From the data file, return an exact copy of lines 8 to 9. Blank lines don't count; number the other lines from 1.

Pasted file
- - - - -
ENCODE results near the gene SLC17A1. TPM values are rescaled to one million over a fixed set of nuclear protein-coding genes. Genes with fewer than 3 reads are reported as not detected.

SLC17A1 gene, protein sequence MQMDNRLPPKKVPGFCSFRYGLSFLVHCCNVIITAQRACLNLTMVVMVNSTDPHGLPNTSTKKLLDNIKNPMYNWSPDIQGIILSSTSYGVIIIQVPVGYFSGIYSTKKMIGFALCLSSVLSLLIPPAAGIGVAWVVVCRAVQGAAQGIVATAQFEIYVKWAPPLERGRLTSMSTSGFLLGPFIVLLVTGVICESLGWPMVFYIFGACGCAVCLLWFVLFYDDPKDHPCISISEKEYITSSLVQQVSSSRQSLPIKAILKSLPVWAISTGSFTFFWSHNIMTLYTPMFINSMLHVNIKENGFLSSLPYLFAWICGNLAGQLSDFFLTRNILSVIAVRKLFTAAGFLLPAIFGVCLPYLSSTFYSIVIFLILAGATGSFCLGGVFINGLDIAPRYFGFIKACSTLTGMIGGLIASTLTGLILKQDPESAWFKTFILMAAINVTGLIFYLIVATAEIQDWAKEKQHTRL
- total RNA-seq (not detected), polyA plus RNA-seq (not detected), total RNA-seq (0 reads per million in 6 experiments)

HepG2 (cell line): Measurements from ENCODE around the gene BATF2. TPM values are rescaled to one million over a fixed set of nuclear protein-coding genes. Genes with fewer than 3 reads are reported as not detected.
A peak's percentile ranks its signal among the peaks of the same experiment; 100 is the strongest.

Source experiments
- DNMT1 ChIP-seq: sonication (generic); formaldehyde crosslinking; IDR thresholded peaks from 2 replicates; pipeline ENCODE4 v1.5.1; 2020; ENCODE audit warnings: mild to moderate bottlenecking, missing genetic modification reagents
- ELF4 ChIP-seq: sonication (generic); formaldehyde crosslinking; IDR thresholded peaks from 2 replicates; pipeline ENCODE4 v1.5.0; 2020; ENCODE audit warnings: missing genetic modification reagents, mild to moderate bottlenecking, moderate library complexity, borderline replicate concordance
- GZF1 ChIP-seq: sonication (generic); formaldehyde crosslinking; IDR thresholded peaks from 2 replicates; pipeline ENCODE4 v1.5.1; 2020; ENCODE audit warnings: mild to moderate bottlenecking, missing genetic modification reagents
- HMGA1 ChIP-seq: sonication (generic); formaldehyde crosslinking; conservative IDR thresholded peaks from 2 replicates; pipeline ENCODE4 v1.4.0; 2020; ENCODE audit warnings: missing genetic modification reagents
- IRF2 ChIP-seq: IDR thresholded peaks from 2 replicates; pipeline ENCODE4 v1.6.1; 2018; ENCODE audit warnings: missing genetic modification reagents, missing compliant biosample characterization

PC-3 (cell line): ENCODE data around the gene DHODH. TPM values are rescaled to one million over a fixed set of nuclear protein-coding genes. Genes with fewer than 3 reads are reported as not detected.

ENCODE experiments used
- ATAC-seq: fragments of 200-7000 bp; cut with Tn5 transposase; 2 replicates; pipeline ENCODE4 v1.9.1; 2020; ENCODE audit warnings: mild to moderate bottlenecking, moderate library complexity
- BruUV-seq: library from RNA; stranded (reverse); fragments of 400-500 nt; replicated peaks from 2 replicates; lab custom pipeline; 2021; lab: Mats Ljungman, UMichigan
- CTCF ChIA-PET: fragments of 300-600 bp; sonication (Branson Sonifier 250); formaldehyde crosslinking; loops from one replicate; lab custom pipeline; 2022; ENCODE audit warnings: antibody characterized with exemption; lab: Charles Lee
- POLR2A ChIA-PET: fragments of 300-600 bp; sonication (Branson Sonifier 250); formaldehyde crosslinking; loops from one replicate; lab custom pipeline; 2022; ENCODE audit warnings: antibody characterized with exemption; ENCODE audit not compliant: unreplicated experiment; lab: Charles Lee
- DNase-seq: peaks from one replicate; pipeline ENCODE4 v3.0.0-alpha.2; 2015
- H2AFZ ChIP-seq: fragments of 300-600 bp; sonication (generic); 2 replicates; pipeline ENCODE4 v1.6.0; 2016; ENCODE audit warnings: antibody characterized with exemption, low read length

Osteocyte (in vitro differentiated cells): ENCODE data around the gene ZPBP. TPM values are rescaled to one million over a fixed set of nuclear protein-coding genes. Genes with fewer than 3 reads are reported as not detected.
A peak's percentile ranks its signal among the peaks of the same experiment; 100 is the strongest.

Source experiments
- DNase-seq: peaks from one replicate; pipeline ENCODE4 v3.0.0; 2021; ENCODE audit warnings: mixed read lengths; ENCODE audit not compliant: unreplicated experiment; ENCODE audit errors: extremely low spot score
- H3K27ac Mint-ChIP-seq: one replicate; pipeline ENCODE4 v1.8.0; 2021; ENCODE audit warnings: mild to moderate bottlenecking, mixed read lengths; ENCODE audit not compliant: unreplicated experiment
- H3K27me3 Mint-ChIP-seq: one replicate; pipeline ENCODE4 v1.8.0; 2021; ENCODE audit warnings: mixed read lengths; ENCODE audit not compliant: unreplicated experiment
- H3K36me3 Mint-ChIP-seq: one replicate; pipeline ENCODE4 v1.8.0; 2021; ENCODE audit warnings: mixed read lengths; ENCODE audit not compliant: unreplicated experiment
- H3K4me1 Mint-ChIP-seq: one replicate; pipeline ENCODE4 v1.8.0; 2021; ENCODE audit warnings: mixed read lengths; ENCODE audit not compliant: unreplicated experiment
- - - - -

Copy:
- ELF4 ChIP-seq: sonication (generic); formaldehyde crosslinking; IDR thresholded peaks from 2 replicates; pipeline ENCODE4 v1.5.0; 2020; ENCODE audit warnings: missing genetic modification reagents, mild to moderate bottlenecking, moderate library complexity, borderline replicate concordance
- GZF1 ChIP-seq: sonication (generic); formaldehyde crosslinking; IDR thresholded peaks from 2 replicates; pipeline ENCODE4 v1.5.1; 2020; ENCODE audit warnings: mild to moderate bottlenecking, missing genetic modification reagents